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This is a presentation describing the Top Ten Slide Tips in slideshow form. The information portrayed in the slides is taken directly from Garr Reyonlds article titled, "Top 10 Side Tips".

This is a presentation describing the Top Ten Slide Tips in slideshow form. The information portrayed in the slides is taken directly from Garr Reyonlds article titled, "Top 10 Side Tips".

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  • Nice creative slide for the point about fonts (slide 9). Overall, great image selection.
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  • Love the numbers in each upper left hand corner! Very organized Taylor :)
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  • Great creative photos!
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  • I liked the photos you used.
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  • Creative slide with the text on the piece of paper.
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  • This is a slide show presentation based on Garr Reynolds article titled, “Top Ten Slide Tips” that helps audience mold their presentations to be successful.
  • Keep it simple; try to avoid a lot of text, complicated pictures, and cluttered space. Your presentation should have a lot of white or negative space so that it is easy for you audience to understand the main point of your slideshow.
  • Limit text; try to avoid a lot of text, or small text, so that your audience can read your slide. Also, know the content or material included in your presentation. If you use a lot of bullet points, or clutter your slides with words, people will assume that you do not know what you are talking about and that your slideshow is guiding presentation (instead of the presenter).
  • Limit animations; Too many animations, or transitions, causes audiences to become too distracted. If they are too distracted they will not be able to focus on the main point of your presentation or the main point of a particular slide.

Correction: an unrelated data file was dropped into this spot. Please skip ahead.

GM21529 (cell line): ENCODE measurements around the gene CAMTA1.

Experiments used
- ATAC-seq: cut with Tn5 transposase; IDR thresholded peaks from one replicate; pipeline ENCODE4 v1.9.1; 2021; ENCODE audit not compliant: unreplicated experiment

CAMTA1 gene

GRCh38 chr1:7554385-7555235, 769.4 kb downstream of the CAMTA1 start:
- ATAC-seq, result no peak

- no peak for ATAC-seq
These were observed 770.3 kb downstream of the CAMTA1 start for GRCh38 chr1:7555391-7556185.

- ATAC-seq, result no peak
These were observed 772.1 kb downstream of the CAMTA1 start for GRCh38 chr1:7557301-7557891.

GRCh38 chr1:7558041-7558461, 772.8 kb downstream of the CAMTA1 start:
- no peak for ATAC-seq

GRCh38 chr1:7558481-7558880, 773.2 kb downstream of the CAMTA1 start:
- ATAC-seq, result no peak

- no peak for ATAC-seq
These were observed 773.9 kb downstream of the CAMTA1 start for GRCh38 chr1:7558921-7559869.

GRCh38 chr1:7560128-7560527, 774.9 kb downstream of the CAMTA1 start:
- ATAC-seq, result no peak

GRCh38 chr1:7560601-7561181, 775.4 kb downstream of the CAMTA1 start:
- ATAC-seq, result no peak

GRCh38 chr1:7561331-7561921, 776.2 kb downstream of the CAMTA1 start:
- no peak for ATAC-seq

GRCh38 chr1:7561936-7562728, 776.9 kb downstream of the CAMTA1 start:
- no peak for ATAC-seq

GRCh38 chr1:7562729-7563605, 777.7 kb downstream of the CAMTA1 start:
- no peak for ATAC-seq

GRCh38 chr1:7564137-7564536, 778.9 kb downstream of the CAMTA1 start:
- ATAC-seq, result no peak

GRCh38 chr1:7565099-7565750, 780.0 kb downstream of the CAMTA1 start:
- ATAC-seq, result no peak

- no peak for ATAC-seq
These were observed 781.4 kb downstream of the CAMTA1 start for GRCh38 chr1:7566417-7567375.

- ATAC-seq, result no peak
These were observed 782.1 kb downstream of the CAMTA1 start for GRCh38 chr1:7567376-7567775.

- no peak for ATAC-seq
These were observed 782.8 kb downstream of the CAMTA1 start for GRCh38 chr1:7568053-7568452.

• Use high-quality photos. Using photos of excellent quality help to engage the reader, and they also will not become distorted within your presentation as you construct your slides.
  • Avoid using templates. Templates -- especially in PowerPoint -- become monotonous and boring. Audience members will have a hard time remembering the point of each slide because they will all jumble together in their minds. Different pictures for each slide help to distinguish the important parts of your presentation.
  • Use appropriate charts. Using charts that are complicated, and hard to read, only frustrate audience members. Simple charts, with appropriately bright colors, help your audience to better understand your point. If a graph aides the point of your slide, incorporate that chart. If it will confuse your audience, choose to leave that chart out of the presentation.
  • Color matters. Color evokes different emotions, and color becomes extremely important when putting your presentation together. Certain colors may peak the interest of an audience, or lose their attention. Also, too many colors will clutter the presentation itself.
  • Choose your fonts well. Fonts help to communicate the message to your audience. Sans Serif fonts (such as Arial) are highly recommended because they are easy to read. It is also recommended that you don’t use any more than two complementary fonts within a presentation. Serif fonts (like Times New Roman) were designed to be used in a document with a lot of text, therefore, it is not advised that you incorporate them into your slideshow.
  • Use audio or visual. When appropriate, audio or visual clips can further enhance your presentation. It is recommended that you embed the video clip (or audio clip) directly into the presentation so that you never leave the slideshow during the presentation. Effects that are directly related to the topic you are presenting on can engage your audience and keep them interested.
  • Organize. Taking the time to properly sort your slides so that they make sense during the presentation is a key piece to creating a successful slideshow. If they are out of order, your will lose credibility with your audience and/or lose their interest.

Transcript

  • 1. Top 10 Slide Tips Article by Garr Reynolds Souce: http://www.garrreynolds.com/preso-tips/design/ Image Credit: Martin LaBar, http://www.flickr.com/photos/32454422@N00/4651861579
  • 2. Image Credit: 55Laney69, http://www.flickr.com/photos/42875184@N08/8234897986
  • 3. Image Credit: Curtis Perry, http://www.flickr.com/photos/33124677@N00/6119618990
  • 4. Image Credit: Stewart Rand, http://www.flickr.com/photos/52662073@N00/512832816
  • 5. Image Credit: tiltti, http://www.flickr.com/photos/10134557@N08/2774761481
  • 6. Image Credit: Eugene Zemlyanskiy, http://www.flickr.com/photos/57574984@N00/76138988
  • 7. Image Credit: Benny Mazur, http://www.flickr.com/photos/44545509@N00/2109973292
  • 8. Image Credit: Graeme Law, http://www.flickr.com/photos/14534290@N04/6785751449
  • 9. Image Credit: David Cosand, http://www.flickr.com/photos/22409393@N03/5530809591
  • 10. Image Credit: floeschie, http://www.flickr.com/photos/21551833@N00/4345518893
  • 11. Image Credit: Shane Lin, http://www.flickr.com/photos/8869879@N05/5485597490